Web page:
Mourners in Mexico have marked the first anniversary of a coal mine blast that killed 65 men, most of whom have never been recovered from underground.
A year on families are still mourning victims of the mine explosion
Relatives staged a vigil at the mine in Coahuila state, reading the names of the dead and releasing white balloons at the exact time of the explosion.
Work is continuing to retrieve 63 bodies trapped below but the families are angry at the lack of progress.
The mine's owners have always denied that safety precautions were ignored.
On 19 February last year, an underground blast brought down thousands of tonnes of rock at the Pasta de Conchos mine near the town of San Juan de Sabinas, 100km (60 miles) from the US border.
Families had to endure several days' wait before the search for 65 men working underground was called off amid security concerns.
Since then, recovery operations have been hampered by fears that explosive gases could be ignited inside the mine.
"I want my husband in a grave where I can go to pray and bring him flowers," mourner Maria Aguilar told the Associated Press.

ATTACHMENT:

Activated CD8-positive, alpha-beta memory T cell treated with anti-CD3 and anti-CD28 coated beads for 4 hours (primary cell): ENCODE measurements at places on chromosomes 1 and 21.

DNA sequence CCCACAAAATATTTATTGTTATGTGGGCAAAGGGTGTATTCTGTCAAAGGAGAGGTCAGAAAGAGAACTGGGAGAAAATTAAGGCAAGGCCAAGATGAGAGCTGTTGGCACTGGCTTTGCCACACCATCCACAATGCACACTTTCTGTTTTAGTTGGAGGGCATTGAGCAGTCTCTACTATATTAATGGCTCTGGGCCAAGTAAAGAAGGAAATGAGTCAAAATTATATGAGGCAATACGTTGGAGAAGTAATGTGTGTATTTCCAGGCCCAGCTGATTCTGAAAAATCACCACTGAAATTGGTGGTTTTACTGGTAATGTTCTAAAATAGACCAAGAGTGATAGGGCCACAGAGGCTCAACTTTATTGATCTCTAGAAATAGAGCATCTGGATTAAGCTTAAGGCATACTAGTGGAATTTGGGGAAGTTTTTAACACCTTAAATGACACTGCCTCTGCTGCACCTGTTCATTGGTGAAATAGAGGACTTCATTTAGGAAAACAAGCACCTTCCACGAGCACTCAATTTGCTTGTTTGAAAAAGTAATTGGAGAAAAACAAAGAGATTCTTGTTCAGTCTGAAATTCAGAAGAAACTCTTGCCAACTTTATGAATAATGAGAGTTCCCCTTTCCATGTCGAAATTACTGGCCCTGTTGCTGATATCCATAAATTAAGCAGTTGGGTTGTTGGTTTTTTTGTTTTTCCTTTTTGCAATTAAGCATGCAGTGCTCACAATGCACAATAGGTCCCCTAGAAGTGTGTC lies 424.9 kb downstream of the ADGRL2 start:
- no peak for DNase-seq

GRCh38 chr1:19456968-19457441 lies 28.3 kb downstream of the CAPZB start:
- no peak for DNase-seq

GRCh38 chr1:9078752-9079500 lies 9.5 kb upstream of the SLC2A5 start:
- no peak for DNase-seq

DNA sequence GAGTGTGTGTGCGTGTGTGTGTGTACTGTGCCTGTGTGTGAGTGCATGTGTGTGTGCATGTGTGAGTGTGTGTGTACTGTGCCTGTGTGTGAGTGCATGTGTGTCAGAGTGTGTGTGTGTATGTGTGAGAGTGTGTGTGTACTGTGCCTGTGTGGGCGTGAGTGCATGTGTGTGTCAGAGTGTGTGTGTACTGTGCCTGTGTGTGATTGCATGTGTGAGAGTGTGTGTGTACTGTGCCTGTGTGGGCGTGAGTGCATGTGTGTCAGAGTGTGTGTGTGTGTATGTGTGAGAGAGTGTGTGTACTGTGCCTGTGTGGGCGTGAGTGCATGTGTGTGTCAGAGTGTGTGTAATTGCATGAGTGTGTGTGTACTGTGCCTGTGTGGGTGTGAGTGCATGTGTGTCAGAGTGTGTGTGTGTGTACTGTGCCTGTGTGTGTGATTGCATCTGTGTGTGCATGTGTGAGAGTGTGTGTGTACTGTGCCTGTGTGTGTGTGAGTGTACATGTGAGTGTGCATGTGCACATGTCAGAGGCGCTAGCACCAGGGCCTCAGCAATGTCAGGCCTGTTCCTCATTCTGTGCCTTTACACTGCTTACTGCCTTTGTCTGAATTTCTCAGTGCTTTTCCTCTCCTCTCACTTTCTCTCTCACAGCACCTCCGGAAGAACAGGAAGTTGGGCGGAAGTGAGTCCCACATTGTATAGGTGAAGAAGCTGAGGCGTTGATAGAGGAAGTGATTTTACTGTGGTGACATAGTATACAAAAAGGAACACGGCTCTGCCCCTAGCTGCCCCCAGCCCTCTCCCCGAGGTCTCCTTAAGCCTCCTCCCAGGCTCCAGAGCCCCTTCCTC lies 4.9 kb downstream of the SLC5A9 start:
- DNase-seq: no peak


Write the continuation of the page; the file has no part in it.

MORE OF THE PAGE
During the ceremony, about 100 relatives and friends read out the names of the dead.
Police stood by ready to counter any unrest among the families who are angered by the failure to locate more than two bodies and what they see as the lack of legal action.
Miners' unions were planning to hold a one-day strike across Mexico on Monday to call for Grupo Mexico, the country's biggest mining company, to be brought to account, Reuters reported.
Officials have so far not determined the cause of the blast but investigators found problems with the ventilation system in the mine and believe there was a deadly mix of methane, heat and oxygen.
A special prosecutor is calling for 11 mine officials and government inspectors to face manslaughter charges.
Grupo Mexico has said the explosion was an accident and that safety standards were met.
The company has paid $75,000 (£38,000) compensation to each of the miners' families.